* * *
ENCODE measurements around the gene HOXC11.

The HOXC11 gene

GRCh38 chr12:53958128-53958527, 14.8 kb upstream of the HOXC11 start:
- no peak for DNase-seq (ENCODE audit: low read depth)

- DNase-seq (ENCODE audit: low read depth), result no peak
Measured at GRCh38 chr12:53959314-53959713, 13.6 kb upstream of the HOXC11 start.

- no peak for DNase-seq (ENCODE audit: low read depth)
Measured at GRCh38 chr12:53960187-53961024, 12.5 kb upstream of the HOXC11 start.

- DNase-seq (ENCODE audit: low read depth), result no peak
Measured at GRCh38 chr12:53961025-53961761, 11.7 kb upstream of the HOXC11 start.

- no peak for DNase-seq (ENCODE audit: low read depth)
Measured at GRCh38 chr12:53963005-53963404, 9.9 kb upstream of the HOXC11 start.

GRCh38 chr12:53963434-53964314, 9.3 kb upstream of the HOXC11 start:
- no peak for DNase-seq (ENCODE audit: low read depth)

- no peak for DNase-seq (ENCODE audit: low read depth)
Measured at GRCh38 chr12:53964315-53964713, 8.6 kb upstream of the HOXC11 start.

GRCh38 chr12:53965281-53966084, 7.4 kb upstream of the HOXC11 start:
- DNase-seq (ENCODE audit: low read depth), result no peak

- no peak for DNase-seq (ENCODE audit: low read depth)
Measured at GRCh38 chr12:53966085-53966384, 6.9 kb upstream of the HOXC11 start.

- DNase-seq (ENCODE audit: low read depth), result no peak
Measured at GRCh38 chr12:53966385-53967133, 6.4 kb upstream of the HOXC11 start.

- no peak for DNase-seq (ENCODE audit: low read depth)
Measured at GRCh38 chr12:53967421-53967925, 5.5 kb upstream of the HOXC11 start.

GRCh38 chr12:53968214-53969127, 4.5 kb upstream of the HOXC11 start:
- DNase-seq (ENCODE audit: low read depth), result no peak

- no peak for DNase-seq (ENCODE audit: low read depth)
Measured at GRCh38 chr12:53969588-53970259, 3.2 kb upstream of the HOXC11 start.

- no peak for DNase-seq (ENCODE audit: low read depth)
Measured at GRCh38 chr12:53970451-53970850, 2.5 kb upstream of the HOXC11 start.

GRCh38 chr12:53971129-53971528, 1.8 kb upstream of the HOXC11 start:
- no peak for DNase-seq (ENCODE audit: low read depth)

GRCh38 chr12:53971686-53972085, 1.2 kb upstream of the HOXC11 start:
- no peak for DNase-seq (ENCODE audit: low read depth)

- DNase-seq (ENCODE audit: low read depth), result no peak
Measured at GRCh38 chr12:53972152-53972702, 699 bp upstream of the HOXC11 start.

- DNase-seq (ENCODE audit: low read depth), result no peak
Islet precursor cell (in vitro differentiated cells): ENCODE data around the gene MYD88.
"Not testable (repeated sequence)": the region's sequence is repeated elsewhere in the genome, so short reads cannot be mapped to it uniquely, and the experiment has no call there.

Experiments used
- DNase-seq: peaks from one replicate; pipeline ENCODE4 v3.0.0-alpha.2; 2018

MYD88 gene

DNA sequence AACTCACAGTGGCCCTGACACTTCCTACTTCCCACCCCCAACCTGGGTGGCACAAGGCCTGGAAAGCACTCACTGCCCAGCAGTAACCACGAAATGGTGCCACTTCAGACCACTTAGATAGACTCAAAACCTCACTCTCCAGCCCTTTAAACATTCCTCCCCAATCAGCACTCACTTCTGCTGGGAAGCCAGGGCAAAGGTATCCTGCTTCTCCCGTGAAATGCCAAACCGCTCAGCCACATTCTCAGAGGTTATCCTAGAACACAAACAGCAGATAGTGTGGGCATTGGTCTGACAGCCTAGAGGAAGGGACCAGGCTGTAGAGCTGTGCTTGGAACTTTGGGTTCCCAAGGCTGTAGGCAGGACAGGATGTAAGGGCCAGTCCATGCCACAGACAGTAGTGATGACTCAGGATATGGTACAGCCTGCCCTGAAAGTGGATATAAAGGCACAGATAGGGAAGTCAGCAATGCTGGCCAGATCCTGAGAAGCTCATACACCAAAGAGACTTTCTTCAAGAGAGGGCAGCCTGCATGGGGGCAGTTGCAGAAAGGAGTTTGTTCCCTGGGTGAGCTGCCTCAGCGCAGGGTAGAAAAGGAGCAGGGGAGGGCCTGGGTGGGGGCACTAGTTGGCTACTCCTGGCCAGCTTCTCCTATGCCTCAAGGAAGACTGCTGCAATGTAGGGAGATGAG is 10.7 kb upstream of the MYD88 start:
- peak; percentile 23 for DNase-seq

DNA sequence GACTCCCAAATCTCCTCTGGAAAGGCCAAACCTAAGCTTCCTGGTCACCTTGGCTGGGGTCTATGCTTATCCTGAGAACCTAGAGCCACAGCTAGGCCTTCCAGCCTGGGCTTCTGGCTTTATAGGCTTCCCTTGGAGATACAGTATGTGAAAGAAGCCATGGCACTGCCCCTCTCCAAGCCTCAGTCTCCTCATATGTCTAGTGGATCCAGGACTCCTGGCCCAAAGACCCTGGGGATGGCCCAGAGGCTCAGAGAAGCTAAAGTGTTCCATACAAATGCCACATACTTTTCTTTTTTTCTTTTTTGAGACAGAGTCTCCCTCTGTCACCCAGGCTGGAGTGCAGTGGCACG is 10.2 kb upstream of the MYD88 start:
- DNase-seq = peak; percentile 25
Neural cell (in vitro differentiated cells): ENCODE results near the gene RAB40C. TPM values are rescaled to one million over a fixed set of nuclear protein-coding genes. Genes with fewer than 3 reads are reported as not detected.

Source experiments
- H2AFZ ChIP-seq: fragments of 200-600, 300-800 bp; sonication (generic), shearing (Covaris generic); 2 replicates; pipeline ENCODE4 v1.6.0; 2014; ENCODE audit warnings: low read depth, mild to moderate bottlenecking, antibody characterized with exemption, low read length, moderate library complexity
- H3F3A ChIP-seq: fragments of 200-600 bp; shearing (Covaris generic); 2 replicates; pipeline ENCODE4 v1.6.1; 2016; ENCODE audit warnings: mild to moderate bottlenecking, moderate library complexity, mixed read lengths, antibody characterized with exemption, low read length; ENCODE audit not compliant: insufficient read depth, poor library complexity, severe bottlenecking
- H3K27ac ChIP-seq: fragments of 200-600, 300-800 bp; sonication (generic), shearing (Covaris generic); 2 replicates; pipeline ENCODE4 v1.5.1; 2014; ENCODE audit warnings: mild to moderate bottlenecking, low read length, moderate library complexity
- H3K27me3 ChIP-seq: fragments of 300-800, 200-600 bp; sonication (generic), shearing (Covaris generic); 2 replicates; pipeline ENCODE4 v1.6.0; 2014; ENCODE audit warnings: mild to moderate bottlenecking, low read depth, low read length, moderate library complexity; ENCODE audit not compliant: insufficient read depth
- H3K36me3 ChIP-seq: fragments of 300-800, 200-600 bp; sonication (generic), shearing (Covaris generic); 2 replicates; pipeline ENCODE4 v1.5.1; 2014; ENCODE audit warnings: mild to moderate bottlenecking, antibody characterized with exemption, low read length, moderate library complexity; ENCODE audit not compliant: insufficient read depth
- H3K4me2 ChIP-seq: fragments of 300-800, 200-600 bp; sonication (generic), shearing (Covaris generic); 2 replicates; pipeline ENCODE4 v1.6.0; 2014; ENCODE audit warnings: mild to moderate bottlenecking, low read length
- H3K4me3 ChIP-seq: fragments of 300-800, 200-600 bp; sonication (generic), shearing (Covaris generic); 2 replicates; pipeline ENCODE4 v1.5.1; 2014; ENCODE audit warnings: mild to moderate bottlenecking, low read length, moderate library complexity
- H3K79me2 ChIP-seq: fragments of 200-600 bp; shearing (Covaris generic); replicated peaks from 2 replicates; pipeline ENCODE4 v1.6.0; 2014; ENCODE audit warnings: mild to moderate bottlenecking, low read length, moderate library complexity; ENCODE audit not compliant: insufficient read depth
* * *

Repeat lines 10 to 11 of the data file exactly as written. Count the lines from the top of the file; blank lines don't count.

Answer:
Measured at GRCh38 chr12:53961025-53961761, 11.7 kb upstream of the HOXC11 start.

- no peak for DNase-seq (ENCODE audit: low read depth)